May 15, 2008

Attributing physical and biological impacts to anthropogenic climate change

by
Rosenzweig, C., D. Karoly, M. Vicarelli, P. Neofotis, Q. Wu, G. Casassa, A. Menzel, T.L. Root, N. Estrella, B. Seguin, P. Tryjanowski, C. Liu, S. Rawlins, and A. Imeson
,
Nature

Significant changes in physical and biological systems are occurring on all continents and in most oceans, with a concentration of available data in Europe and North America. Most of these changes are in the direction expected with warming temperature. Here we show that these changes in natural systems since at least 1970 are occurring in regions of observed temperature increases, and that these temperature increases at continental scales cannot be explained by natural climate variations alone. Given the conclusions from the Intergovernmental Panel on Climate Change (IPCC) Fourth Assessment Report that most of the observed increase in global average temperatures since the mid-twentieth century is very likely to be due to the observed increase in anthropogenic greenhouse gas concentrations, and furthermore that it is likely that there has been significant anthropogenic warming over the past 50 years averaged over each continent except Antarctica, we conclude that anthropogenic climate change is having a significant impact on physical and biological systems globally and in some continents.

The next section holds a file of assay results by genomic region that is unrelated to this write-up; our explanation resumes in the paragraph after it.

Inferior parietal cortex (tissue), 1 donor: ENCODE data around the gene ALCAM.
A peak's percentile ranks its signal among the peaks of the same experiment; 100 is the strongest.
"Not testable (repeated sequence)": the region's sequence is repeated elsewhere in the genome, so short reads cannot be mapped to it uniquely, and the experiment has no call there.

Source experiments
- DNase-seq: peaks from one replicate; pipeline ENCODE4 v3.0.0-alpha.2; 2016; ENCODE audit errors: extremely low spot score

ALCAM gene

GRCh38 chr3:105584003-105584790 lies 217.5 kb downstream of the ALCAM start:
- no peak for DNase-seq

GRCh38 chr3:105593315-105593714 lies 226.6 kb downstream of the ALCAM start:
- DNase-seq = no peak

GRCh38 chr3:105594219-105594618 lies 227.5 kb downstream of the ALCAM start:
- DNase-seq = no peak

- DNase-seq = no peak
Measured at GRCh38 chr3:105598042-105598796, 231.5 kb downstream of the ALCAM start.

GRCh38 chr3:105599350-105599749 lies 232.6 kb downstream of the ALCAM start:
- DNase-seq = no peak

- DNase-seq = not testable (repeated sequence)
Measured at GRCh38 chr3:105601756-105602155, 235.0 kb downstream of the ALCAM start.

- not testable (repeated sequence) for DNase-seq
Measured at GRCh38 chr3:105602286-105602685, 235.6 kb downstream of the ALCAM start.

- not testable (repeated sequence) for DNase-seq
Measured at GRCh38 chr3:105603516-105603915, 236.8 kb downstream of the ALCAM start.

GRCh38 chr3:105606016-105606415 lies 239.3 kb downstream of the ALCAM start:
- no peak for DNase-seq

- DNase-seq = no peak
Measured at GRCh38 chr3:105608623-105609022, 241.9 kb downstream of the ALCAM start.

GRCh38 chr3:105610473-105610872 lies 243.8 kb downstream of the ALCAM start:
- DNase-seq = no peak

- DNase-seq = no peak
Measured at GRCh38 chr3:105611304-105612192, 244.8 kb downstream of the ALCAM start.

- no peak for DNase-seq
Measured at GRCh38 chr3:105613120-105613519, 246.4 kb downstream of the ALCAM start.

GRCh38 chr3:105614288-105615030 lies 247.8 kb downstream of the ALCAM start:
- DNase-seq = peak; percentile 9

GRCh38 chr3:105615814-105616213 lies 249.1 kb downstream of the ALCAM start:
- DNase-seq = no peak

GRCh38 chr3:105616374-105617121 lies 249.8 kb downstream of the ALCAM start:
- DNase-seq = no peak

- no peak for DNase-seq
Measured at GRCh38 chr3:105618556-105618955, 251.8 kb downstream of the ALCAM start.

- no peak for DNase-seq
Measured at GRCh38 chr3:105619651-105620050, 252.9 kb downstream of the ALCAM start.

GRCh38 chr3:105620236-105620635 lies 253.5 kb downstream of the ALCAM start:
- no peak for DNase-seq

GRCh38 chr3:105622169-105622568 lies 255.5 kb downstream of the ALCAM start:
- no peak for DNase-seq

Most (about 90% of the > 29,500 data series, P = 0.001) changes in these systems at the global scale have been in the direction expected as a response to warming. Ninety-five per cent of the 829 documented physical changes have been in directions consistent with warming, such as glacier wastage and an earlier spring peak of river discharge.